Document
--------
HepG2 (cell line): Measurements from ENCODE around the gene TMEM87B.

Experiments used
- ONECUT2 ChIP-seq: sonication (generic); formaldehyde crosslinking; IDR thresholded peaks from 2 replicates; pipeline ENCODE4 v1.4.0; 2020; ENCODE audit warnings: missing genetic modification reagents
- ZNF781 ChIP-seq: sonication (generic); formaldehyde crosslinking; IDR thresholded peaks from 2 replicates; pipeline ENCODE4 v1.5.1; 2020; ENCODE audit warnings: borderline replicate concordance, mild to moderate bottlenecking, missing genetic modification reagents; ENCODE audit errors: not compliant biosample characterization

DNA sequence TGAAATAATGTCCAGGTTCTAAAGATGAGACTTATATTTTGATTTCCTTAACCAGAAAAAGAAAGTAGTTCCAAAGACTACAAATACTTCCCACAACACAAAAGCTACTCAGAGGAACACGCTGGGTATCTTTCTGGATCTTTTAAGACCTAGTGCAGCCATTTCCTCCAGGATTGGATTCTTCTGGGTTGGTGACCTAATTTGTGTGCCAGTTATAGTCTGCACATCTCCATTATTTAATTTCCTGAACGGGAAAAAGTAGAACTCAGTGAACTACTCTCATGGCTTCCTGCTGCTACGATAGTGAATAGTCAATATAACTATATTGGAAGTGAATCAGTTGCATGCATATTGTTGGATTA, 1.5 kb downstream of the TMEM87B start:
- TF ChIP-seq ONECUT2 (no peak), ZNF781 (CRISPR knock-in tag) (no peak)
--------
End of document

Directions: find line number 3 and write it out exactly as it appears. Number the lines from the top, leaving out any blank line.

- ONECUT2 ChIP-seq: sonication (generic); formaldehyde crosslinking; IDR thresholded peaks from 2 replicates; pipeline ENCODE4 v1.4.0; 2020; ENCODE audit warnings: missing genetic modification reagents